However, having just hooked myself up once more to the dating life support machine that is tinder I am just astounded at the situations I have faced, and the utter disrespect and disloyalty of a hopefully minute proportion of the male population. At first I thought oh it must be only those that are a little socially challenged, or failing that really very frustrated in their lower regions,coming out of this worm-riddled wood work. However, much to my dismay after gross message after gross message I discovered the multitude were made from singularities ranging from high fliers with money perhaps just not time to meet people to.. you know what I mean, to those with too much time and clearly spent an awful lot of time in bed (it was irrespective if they had money or not…) and on top of that a mixture of everyone in between. Some nice, some odd, some crude or crass. But no, it was not just the “weird” that I had assumed made up those coming out to “rep” the male community of London in a largely vile manner, but a mix of everyone from your banker to your barman. Naturally after numerous disaster dates I was feeling a little dismayed, hoping this wasn’t what I faced for the rest of my relationship seeking life. Given that I had only ever went on tinder to put myself back out there, and if anything indulge in the trend almost everyone was doing, I don’t write this with a heavy heart. I feel I can laugh about it all.

Post-coming out of quite an…interesting tinder relationship (massively short lived) the whole occasion conveyed to me that there is most definitely a gap in the natural magnetism when first contact is made remotely and at distance, finding the spark was on a scale of strange to non existent… I found there was something like a sense of audio delay, the lip sync didn’t match the sound just like the typing of keys didn’t match the actual physical reality of growing to know someone, there and then. It also made me make up a little list of tick boxes when I swiped and spoke to “matches” which only recently I realised was created only relative to the types I had encountered through poor misfortune (the gross, the bad and the ..worse) and not within my usual bounds of judgement. I found myself not engaging in that every day filter, of what I knew was right and wasn’t right for me, when on this really odd app (when you think about the concept).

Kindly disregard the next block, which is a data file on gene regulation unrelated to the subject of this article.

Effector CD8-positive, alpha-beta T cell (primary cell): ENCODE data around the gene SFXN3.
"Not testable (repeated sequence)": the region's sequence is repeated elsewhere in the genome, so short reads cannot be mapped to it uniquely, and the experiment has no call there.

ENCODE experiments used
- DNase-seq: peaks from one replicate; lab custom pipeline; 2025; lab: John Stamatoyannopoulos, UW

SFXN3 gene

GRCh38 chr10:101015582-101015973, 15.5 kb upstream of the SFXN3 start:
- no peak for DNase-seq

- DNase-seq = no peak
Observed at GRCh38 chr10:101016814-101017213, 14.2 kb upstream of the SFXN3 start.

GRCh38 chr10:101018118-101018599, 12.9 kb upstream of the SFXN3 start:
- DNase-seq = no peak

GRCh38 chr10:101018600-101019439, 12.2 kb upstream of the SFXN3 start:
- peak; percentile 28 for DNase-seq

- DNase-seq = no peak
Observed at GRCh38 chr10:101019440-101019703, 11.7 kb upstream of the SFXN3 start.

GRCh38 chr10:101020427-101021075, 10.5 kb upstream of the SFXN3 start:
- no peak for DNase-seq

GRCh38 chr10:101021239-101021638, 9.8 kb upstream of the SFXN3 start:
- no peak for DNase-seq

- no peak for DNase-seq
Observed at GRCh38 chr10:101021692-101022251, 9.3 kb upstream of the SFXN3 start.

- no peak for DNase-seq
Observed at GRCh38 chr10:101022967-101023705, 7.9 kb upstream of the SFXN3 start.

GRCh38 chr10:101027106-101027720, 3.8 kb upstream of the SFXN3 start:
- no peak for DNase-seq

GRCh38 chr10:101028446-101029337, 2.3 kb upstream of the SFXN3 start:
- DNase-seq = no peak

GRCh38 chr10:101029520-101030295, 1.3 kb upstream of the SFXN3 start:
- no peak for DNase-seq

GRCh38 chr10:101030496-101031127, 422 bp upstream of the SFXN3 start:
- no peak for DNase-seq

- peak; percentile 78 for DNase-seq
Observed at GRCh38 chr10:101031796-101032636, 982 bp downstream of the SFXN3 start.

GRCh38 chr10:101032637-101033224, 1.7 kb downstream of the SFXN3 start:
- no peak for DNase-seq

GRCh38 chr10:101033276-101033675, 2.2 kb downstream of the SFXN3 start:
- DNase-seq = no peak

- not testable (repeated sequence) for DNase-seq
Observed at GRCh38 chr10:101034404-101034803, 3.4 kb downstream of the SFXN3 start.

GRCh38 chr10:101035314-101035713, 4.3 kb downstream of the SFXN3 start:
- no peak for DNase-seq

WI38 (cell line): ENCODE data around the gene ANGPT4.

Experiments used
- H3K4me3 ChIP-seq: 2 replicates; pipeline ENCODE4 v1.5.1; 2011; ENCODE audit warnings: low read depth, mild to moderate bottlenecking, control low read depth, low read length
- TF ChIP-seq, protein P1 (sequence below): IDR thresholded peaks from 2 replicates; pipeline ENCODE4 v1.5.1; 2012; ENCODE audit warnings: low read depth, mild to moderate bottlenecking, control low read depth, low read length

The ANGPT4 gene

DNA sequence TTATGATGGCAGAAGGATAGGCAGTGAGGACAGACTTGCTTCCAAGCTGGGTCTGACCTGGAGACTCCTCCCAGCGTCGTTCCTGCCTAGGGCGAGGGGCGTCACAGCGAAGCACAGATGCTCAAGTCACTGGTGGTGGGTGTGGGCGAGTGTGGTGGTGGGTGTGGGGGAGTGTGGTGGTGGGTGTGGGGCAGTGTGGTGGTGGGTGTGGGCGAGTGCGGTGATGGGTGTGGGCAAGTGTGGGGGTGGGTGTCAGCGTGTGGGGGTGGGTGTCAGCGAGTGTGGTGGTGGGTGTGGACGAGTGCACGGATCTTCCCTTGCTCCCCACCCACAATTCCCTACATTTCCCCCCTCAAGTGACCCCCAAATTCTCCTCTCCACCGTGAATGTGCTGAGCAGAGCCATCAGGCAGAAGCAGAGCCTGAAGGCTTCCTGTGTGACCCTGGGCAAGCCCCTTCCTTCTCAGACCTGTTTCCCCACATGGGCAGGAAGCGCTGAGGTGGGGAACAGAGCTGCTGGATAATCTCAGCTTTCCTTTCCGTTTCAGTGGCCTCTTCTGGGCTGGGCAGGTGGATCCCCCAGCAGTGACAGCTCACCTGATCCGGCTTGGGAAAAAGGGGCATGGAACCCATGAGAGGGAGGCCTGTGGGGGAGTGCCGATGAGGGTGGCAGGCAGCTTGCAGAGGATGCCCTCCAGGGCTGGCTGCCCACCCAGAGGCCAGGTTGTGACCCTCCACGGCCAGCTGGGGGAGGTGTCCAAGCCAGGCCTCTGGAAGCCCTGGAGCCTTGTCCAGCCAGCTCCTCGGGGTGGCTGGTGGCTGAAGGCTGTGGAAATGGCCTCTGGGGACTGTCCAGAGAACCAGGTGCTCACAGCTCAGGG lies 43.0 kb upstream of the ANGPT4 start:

Basically, after a multitude of dates with those with dishonest intentions, their own demons they were seeking to rebound from and those who just didn’t realise i’d come wearing 4 inch boots making me a whole foot taller than them, it’s time to call it quits. I’m not saying there isn’t lovely or genuine people on tinder. There are, and the people I’ve known have been lovely (most) in their own ways, or clearly just very misguided but I hold hope that the behaviour exhibited is hopefully an opportunity to hide behind a surnameless screen and keyboard. Nonetheless, I just think the whole experience was a reality check. I guess the message for me, and others, is if there are genuine and lovely men on tinder…meet these genuine, and lovely people, on the street, when you bump into them in a bar or catch eyes when you’re reaching for the same book at Waterstones? It may be a little idealistic, but the whole while something told me

it doesn’t happen like this, girl. 

On the other hand, tell me if I’m wrong… Could love at first swipe, be love at first sight?

But she’s a real phony..

“You’re wrong. She is a phony. But on the other hand you’re right. She isn’t a phony because she’s a real phony. She believes all this crap she believes. You can’t talk her out of it.”